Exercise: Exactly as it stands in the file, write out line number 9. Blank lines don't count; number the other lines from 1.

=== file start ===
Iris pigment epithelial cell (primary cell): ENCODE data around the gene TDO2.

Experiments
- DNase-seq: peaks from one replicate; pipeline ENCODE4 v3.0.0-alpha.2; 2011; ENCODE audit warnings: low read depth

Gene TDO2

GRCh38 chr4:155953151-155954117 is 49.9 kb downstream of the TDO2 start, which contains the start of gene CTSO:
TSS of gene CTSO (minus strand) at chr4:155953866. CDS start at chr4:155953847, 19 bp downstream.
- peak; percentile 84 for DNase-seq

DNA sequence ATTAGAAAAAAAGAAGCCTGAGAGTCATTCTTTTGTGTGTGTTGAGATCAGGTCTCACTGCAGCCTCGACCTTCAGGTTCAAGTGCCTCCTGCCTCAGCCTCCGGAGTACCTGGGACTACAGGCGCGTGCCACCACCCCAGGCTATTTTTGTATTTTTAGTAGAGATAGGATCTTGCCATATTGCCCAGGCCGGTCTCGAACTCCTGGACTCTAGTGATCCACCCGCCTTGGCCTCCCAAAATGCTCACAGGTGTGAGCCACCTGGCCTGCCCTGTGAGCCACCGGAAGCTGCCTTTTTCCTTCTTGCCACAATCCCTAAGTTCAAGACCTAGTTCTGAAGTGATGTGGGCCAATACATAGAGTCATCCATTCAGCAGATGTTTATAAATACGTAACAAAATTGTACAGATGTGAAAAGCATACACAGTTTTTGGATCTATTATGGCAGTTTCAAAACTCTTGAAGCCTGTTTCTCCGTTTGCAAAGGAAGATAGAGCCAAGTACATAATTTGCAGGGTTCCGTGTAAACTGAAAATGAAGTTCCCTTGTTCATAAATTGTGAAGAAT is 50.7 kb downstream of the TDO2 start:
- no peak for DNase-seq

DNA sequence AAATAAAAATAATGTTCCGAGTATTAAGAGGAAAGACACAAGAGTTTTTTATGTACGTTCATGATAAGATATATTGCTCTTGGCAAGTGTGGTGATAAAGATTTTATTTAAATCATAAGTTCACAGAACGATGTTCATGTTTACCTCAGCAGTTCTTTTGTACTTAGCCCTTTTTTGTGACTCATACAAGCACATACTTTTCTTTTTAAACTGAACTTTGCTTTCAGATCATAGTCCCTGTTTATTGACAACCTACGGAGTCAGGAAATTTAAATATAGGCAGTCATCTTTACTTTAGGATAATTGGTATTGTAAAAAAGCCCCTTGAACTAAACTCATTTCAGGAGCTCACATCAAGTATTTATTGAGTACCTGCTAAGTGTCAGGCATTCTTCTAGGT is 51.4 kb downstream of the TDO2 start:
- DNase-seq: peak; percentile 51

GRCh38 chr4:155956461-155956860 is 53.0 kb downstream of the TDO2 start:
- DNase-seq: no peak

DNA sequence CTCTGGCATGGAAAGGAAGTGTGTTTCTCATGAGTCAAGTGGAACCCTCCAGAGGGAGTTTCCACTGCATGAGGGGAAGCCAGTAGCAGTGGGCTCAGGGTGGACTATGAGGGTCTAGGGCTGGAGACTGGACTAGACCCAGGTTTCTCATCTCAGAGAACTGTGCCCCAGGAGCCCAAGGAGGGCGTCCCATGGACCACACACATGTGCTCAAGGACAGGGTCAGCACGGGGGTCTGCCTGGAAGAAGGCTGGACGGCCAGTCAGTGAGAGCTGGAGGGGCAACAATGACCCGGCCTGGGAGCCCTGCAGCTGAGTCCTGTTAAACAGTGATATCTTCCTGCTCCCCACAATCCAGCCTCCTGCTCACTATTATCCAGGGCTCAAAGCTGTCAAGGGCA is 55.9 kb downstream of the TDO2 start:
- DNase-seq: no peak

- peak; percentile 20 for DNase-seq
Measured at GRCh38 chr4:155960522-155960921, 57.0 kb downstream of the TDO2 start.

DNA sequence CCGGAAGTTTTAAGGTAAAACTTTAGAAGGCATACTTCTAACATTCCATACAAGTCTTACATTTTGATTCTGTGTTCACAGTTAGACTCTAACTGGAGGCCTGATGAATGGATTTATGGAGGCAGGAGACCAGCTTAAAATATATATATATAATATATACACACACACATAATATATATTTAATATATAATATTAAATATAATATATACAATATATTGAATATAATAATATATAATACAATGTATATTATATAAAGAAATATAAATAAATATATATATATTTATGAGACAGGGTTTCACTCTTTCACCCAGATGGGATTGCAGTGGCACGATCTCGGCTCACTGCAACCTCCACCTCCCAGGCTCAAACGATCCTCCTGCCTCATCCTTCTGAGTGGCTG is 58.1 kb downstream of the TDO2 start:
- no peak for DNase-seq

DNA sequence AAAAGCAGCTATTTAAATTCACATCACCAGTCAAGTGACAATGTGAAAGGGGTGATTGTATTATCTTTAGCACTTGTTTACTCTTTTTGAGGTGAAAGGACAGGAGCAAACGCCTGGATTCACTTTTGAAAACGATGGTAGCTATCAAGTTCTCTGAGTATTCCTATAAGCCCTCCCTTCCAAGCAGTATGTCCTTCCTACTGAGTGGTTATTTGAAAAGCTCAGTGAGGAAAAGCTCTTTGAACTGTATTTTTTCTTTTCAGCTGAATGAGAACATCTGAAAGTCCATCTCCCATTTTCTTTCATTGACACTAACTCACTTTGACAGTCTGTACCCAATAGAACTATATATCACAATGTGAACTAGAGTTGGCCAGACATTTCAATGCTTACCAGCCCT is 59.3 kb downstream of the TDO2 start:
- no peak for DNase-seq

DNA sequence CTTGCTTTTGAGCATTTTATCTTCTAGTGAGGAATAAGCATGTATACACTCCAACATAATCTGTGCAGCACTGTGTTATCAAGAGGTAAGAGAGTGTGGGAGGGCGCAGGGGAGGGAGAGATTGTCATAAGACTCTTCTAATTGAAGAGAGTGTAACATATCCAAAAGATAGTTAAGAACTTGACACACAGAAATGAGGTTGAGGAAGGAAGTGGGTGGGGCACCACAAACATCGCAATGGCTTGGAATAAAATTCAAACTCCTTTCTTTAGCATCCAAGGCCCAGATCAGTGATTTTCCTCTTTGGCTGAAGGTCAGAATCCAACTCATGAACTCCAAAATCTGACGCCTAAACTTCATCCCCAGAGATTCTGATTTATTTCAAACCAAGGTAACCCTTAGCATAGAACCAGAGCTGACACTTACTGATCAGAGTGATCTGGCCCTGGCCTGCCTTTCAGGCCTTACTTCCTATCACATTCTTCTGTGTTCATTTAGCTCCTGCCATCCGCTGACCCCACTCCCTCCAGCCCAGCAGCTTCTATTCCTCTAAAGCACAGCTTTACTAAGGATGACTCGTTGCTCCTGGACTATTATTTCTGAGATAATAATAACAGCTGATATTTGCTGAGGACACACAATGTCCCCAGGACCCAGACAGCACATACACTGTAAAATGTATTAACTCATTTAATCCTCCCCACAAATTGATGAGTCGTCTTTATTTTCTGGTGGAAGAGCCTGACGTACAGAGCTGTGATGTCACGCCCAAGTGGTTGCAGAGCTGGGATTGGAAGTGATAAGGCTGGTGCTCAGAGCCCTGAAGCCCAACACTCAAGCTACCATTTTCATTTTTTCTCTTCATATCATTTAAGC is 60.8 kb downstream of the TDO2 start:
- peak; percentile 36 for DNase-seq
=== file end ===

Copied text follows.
- no peak for DNase-seq